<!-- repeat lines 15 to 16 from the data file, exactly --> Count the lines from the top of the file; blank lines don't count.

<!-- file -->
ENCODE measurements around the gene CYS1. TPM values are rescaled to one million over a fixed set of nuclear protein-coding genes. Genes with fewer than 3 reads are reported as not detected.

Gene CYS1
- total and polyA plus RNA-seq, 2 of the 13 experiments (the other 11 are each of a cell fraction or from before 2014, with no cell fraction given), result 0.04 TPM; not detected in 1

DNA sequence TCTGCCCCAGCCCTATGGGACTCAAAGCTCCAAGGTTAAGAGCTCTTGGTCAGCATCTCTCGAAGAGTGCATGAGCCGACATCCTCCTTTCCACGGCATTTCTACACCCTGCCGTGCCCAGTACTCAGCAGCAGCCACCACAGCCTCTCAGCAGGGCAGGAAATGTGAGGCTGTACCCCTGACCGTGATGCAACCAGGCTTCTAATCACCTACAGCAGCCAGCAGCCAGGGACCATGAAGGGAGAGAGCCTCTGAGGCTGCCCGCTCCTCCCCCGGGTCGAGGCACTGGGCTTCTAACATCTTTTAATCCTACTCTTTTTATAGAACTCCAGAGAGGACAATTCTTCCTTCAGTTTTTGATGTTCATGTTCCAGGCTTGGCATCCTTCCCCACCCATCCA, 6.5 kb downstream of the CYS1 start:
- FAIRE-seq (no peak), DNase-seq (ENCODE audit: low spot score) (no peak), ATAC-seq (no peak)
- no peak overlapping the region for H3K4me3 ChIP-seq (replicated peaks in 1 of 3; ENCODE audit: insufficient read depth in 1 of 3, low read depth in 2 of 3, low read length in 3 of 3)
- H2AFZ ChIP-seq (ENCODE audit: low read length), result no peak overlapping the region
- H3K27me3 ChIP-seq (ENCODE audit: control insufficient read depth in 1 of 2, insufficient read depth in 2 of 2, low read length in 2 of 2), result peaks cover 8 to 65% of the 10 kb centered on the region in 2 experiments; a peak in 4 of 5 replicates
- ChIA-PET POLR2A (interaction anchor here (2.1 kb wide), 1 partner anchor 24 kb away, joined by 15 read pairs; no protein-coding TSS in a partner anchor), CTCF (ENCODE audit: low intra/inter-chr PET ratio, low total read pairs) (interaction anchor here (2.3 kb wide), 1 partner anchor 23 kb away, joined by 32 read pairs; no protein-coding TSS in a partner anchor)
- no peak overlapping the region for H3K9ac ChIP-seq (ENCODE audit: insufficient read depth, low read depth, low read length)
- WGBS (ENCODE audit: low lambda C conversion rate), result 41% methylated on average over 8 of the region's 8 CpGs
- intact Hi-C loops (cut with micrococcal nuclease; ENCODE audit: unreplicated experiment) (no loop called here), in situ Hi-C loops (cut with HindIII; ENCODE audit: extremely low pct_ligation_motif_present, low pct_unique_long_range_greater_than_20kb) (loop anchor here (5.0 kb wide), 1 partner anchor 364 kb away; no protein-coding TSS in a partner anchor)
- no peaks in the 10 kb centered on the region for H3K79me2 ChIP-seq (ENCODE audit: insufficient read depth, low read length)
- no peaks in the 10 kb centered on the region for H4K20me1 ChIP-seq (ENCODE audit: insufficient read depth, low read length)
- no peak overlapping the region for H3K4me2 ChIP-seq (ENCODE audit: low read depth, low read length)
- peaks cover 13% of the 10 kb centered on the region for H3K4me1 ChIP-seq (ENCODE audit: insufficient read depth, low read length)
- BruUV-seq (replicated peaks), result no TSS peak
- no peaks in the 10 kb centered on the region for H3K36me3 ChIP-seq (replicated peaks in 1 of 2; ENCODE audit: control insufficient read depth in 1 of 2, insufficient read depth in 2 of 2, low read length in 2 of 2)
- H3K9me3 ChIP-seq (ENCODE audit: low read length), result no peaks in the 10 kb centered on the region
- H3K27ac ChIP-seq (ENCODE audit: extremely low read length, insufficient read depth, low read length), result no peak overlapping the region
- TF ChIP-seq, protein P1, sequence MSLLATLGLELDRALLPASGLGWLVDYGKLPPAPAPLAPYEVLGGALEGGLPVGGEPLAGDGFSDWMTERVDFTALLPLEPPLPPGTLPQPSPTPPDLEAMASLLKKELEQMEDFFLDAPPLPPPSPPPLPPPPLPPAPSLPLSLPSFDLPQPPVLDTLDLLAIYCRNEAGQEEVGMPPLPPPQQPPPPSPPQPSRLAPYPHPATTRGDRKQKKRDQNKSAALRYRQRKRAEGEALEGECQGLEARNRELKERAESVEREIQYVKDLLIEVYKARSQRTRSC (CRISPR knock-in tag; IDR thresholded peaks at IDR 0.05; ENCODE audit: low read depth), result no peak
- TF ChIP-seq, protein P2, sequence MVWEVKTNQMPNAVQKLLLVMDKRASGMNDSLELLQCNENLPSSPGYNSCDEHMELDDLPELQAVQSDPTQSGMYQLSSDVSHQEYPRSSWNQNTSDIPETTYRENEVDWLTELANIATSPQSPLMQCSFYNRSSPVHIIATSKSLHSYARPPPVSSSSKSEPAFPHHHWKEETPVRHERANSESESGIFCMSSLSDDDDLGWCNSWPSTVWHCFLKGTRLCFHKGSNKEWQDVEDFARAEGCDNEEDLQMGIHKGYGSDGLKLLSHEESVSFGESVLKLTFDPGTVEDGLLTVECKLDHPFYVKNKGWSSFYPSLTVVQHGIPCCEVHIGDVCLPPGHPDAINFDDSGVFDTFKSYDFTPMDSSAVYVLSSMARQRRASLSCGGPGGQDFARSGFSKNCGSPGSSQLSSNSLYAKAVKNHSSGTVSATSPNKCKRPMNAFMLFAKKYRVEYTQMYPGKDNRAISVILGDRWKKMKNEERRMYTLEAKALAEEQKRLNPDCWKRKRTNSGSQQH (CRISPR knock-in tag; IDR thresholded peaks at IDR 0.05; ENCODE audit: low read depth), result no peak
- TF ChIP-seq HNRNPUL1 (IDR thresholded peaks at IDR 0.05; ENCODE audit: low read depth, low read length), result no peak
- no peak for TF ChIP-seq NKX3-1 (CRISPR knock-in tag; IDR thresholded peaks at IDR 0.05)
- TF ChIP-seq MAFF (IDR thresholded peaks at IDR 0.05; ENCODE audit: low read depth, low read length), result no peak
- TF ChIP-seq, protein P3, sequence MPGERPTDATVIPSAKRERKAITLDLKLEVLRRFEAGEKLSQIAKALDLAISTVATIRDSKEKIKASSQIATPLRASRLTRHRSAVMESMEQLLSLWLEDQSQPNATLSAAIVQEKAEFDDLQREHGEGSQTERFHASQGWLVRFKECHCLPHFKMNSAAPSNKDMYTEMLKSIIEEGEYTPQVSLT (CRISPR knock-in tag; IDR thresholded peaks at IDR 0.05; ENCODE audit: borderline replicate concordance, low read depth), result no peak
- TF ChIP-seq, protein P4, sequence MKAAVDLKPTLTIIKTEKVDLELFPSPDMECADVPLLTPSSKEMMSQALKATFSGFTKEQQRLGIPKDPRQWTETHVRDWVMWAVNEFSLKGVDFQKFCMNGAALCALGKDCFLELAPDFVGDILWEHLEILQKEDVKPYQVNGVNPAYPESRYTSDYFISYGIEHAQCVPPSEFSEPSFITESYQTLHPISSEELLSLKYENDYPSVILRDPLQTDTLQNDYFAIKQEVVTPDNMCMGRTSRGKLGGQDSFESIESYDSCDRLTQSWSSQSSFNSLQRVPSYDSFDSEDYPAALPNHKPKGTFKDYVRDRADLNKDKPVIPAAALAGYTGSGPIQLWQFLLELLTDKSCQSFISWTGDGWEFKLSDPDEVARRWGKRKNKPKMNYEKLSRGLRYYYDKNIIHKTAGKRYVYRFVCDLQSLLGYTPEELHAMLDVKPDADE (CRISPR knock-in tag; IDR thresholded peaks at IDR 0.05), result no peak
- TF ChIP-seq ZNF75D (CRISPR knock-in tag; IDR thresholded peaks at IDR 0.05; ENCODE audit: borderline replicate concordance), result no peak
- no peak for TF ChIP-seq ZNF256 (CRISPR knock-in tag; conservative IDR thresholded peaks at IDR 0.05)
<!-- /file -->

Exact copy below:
- no peak overlapping the region for H3K4me2 ChIP-seq (ENCODE audit: low read depth, low read length)
- peaks cover 13% of the 10 kb centered on the region for H3K4me1 ChIP-seq (ENCODE audit: insufficient read depth, low read length)